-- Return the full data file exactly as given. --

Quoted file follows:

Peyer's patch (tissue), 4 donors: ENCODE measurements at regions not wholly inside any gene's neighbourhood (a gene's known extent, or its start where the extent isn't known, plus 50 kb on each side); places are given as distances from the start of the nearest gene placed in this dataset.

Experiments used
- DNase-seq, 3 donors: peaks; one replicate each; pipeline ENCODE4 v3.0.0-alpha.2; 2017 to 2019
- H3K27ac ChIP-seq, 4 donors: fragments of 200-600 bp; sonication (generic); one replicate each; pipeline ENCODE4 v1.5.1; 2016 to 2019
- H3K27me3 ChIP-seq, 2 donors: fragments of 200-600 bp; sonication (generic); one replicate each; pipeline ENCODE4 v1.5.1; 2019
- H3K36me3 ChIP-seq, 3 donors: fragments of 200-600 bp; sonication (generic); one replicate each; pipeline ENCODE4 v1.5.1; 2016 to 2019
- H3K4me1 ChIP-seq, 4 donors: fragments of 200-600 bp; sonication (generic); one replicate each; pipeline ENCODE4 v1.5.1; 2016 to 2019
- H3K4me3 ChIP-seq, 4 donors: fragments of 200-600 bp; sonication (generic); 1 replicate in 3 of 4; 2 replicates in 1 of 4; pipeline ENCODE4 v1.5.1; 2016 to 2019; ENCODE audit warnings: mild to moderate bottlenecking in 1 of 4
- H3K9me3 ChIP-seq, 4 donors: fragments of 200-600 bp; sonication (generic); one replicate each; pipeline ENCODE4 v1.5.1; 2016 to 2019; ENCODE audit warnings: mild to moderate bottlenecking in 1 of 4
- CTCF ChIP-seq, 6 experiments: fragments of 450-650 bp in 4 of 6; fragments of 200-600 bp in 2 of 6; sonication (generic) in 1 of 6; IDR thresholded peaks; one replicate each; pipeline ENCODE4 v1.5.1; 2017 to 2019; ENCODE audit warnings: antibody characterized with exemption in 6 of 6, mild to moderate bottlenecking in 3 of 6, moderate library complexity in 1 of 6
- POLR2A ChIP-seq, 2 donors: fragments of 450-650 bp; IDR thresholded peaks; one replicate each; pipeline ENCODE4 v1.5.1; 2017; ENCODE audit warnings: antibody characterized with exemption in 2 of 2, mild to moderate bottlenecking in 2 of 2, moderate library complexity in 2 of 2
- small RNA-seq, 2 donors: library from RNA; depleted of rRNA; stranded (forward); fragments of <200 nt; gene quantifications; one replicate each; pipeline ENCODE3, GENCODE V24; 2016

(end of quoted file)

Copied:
Peyer's patch (tissue), 4 donors: ENCODE measurements at regions not wholly inside any gene's neighbourhood (a gene's known extent, or its start where the extent isn't known, plus 50 kb on each side); places are given as distances from the start of the nearest gene placed in this dataset.

Experiments used
- DNase-seq, 3 donors: peaks; one replicate each; pipeline ENCODE4 v3.0.0-alpha.2; 2017 to 2019
- H3K27ac ChIP-seq, 4 donors: fragments of 200-600 bp; sonication (generic); one replicate each; pipeline ENCODE4 v1.5.1; 2016 to 2019
- H3K27me3 ChIP-seq, 2 donors: fragments of 200-600 bp; sonication (generic); one replicate each; pipeline ENCODE4 v1.5.1; 2019
- H3K36me3 ChIP-seq, 3 donors: fragments of 200-600 bp; sonication (generic); one replicate each; pipeline ENCODE4 v1.5.1; 2016 to 2019
- H3K4me1 ChIP-seq, 4 donors: fragments of 200-600 bp; sonication (generic); one replicate each; pipeline ENCODE4 v1.5.1; 2016 to 2019
- H3K4me3 ChIP-seq, 4 donors: fragments of 200-600 bp; sonication (generic); 1 replicate in 3 of 4; 2 replicates in 1 of 4; pipeline ENCODE4 v1.5.1; 2016 to 2019; ENCODE audit warnings: mild to moderate bottlenecking in 1 of 4
- H3K9me3 ChIP-seq, 4 donors: fragments of 200-600 bp; sonication (generic); one replicate each; pipeline ENCODE4 v1.5.1; 2016 to 2019; ENCODE audit warnings: mild to moderate bottlenecking in 1 of 4
- CTCF ChIP-seq, 6 experiments: fragments of 450-650 bp in 4 of 6; fragments of 200-600 bp in 2 of 6; sonication (generic) in 1 of 6; IDR thresholded peaks; one replicate each; pipeline ENCODE4 v1.5.1; 2017 to 2019; ENCODE audit warnings: antibody characterized with exemption in 6 of 6, mild to moderate bottlenecking in 3 of 6, moderate library complexity in 1 of 6
- POLR2A ChIP-seq, 2 donors: fragments of 450-650 bp; IDR thresholded peaks; one replicate each; pipeline ENCODE4 v1.5.1; 2017; ENCODE audit warnings: antibody characterized with exemption in 2 of 2, mild to moderate bottlenecking in 2 of 2, moderate library complexity in 2 of 2
- small RNA-seq, 2 donors: library from RNA; depleted of rRNA; stranded (forward); fragments of <200 nt; gene quantifications; one replicate each; pipeline ENCODE3, GENCODE V24; 2016